Director: James Wan
Stars: Annabelle Wallis, Maddie Hasson, Michole Brianna White
Throughout an already significant tenure in popular horror cinema, James Wan has been most commonly creeped out by the idea of losing control. Be it succumbing to Jigsaw’s traps or getting possessed by whatever malevolent ills stalk the shadows of Insidious and The Conjuring, there’s a persistent threat of losing ownership of one’s destiny. Even his Twitter handle – inspired by Billy the spiral-cheeked marionette from Saw – is @creepypuppet. Who or what is pulling the strings?
After five years playing in the action sandboxes of Furious 7 and Aquaman, Wan returns to the genre that defined him to pursue this line of inquiry further. The way this manifests in Malignant may be new ground for Wan, but it’s as old as horror storytelling itself. That collision of old and new is all over this film.
Sporting a series of unconvincing brunette wigs, Annabelle Wallis plays Madison, a wife and mother-to-be living in an improbably gothic house on an otherwise regular Seattle street. When her wretch of a husband beats her up in their bedroom, Madison locks him downstairs. In the morning she discovers he’s been contorted to death by an unseen interloper. Detectives Shaw (George Young) and Moss (Michole Brianna White) start working the case with Madison among the prime suspects. Madison’s ordeal is not over, however. Having miscarried thanks to the domestic abuse she was suffering at home, our erstwhile heroine starts having wild visions of the same killer stalking others. As her plucky younger sister Sydney (Maddie Hasson) puts it, it’s like they’ve built a kind of psychic connection.
So far it all sounds rather by-the-numbers, but Wan and screenwriter Akela Cooper present their story with a tingling edge of lunacy that is apparent from the get-go. It’s there in the barking mad cold open set nearly 30 years prior at a clifftop sanitarium, but it persists in little, flavoursome additions throughout, such as the offbeat moments shared between Shaw and forensic specialist Winnie (Ingrid Bisu – a bit-part player in The Nun who came up with this cracked story).
As it unfolds, Malignant embraces its inherent silliness, and characters are often moved to exclaim how incredulous the story is becoming. Thanks to the film’s knowing edge, this plays as gleefully camp rather than grating. Similar in tone to early Barrett/Wingard efforts You’re Next and The Guest, Malignant abuts dark, sobering material with a sense of counter-intuitive playfulness. It fully embraces tropes and traditions of pop horror. There’s even a second act sequence in which someone goes to a spooky old building (the aforementioned sanitarium) to dig around in the basement for records. Now that’s a pop horror staple. Said playfulness will be, for genre fans, oodles of fun.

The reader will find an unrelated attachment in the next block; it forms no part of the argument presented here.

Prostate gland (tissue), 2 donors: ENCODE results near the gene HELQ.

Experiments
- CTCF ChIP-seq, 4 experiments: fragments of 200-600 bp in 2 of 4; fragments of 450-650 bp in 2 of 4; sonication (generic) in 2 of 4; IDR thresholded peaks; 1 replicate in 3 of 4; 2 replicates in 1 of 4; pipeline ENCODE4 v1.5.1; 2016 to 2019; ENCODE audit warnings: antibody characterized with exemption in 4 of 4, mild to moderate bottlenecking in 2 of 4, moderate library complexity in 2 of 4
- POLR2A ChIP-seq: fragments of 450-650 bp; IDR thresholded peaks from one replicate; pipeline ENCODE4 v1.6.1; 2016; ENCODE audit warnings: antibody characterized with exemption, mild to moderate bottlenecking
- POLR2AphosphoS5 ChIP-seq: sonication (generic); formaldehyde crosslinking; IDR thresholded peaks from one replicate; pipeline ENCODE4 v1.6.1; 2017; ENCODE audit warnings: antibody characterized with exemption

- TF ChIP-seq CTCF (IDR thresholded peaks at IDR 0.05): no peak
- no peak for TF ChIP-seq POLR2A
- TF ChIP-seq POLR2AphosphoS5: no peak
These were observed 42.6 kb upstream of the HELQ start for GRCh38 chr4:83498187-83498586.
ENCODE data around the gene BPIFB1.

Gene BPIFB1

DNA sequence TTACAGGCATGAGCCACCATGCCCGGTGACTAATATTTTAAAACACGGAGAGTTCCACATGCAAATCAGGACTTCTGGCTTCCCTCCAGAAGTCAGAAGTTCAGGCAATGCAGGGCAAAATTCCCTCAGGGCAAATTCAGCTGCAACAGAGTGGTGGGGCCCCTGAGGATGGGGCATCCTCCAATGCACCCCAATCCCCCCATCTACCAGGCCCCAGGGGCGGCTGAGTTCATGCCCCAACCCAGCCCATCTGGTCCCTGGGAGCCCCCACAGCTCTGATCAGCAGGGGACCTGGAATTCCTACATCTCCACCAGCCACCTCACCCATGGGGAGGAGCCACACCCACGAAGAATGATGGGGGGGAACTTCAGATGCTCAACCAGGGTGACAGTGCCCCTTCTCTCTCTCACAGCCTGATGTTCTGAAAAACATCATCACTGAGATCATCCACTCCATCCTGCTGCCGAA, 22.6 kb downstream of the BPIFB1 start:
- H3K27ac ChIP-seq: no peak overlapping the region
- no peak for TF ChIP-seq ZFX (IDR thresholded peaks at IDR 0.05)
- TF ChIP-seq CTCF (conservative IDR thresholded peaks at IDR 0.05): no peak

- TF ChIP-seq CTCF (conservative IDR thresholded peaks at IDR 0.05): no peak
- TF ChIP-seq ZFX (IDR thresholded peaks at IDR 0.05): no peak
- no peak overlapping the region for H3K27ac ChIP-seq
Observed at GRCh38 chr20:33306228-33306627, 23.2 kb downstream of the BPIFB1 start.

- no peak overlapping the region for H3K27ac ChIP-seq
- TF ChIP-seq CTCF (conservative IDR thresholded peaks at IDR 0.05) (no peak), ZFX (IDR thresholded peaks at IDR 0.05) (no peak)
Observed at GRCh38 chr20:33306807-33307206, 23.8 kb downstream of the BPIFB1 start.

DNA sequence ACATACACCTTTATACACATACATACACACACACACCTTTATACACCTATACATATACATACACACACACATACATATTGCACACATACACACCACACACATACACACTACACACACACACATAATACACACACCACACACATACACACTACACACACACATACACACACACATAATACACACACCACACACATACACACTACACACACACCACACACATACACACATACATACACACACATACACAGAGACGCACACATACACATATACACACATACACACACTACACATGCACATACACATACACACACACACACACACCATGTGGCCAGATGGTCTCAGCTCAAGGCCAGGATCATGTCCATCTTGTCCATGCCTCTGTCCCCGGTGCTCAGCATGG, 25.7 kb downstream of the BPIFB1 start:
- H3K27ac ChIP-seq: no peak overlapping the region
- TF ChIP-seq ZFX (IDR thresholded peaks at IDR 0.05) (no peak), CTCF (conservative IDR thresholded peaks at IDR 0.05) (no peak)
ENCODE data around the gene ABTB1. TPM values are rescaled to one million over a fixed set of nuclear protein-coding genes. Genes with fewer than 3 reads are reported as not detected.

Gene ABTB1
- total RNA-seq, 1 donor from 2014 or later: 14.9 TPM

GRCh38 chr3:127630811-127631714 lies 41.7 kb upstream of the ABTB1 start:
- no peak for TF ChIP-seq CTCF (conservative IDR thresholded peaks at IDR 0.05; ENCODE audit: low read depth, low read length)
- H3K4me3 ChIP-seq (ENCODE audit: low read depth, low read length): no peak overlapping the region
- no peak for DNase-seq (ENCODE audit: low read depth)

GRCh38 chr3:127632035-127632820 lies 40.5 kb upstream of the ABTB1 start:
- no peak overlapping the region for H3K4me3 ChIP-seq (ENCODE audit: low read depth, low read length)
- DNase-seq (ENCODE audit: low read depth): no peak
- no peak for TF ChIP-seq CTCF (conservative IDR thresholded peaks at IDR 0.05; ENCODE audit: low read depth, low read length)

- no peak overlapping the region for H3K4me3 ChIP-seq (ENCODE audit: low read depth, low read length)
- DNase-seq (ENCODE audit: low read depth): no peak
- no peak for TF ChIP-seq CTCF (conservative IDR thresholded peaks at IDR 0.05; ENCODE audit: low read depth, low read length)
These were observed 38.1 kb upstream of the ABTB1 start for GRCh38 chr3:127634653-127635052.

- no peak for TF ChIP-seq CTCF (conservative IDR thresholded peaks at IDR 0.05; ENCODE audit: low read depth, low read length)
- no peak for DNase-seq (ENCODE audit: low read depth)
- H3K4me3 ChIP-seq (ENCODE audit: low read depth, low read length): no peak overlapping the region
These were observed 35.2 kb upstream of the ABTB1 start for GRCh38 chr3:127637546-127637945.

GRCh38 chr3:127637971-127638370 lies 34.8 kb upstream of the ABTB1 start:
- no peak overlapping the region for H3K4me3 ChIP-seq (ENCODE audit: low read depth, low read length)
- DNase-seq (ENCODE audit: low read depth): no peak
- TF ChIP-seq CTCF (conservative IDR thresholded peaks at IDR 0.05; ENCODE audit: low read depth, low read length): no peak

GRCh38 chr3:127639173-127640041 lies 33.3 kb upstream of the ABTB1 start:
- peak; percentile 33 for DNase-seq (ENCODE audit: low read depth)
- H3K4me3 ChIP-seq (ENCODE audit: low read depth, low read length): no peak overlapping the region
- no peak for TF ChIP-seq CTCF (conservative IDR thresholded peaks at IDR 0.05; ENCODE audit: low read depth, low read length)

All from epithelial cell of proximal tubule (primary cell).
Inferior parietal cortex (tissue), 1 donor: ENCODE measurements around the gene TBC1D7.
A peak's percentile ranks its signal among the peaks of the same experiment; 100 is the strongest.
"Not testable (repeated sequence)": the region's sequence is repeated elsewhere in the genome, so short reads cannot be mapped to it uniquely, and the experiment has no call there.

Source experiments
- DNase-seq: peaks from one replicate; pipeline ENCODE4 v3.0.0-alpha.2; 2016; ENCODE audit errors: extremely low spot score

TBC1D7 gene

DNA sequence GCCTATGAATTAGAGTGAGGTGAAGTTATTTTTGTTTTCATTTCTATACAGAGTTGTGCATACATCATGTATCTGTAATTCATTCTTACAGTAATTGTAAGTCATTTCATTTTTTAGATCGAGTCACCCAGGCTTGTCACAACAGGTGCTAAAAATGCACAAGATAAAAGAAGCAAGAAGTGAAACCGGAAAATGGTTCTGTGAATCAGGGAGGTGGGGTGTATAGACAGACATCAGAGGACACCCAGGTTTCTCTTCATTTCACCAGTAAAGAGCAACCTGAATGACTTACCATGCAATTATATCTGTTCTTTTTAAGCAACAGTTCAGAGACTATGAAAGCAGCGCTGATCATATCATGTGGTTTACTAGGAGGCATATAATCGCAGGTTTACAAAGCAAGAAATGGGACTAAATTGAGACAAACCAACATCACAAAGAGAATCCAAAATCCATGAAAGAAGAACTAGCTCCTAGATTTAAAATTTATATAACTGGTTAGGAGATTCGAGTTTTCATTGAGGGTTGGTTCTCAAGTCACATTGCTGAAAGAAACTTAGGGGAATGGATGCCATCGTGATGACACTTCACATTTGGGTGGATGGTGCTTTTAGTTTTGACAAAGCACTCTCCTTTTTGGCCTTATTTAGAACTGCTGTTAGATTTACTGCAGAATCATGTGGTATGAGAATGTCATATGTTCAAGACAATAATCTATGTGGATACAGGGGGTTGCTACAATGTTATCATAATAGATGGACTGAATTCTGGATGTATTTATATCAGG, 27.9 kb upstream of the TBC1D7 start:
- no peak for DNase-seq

Wan is also keen to bring some of his acquired action nous to the fore. Before his villain has been properly revealed, the director delights in technically complex tracking shots, including one particularly bravura overhead sequence that follows Madison around her eccentric home. A mid-film chase sequence is also masterfully handled. But it’s once the truth – and the villain – is revealed that Malignant kicks up into an entirely different gear and the influence of his superhero days becomes apparent.
These techniques are used to incredible effect, presenting Gabriel (the name of our lank-haired night stalker – kept deliberately obscure in the film’s marketing) as a fully formed new addition to the canon of iconic horror characters. We haven’t seen an entry this bold since Ghostface plagued Woodsboro or Sadako first crawled out of a television. And that’s the clear and ambitious intent here; to create a new menace to sit beside the genre’s staples. In that sense James Wan offers us this generation’s Freddy Krueger. Something gruesomely fun, immediately recognisable and – importantly – franchisable. Wan is no stranger to setting the ball rolling on a lucrative horror series. Malignant is no exception, and I say bring it on.
But Malignant isn’t a success solely for jaw-drop WTF moments or the ballsiness of it’s gruff-voiced antagonist. The human characters are an incredibly agreeable mix, with White’s incredulous cop Moss and Hasson’s dopey sister Sydney clear highlights. Like the Scooby Gang from Buffy or the central set from Scream, you enjoy spending time with them all. Thanks to this, there’s a genuine sense of threat when they’re endangered.
Malignant hinges on a late-film reveal that one can sense and even see coming moments before Wan pulls it off, but the execution is enormously enjoyable nonetheless. Fun as all of the carnage that follows may be, it does cast a shadow under the film if one examines the ramifications. For all the glee here, there’s a dark undercurrent. Intentionally or not, Malignant stigmatises rape trauma, it’s unearthed origin story revealing a bitter history in which evil is birthed anew out of such violence. It’s a minor point buried in a particularly busy story, but it adds a touch of the sour. But where would we be if horror didn’t reflect our darkest fears in the dead of night?
Tongue-in-cheek and wantonly bonkers, this is one to go into as cold as you can. I’ve hopefully been coy enough with details to save some of the film’s biggest surprises for the moments that their intended. They’re part of the fun, part of the thrill-ride. Chase the red herrings and enjoy the beginning of a new legacy.
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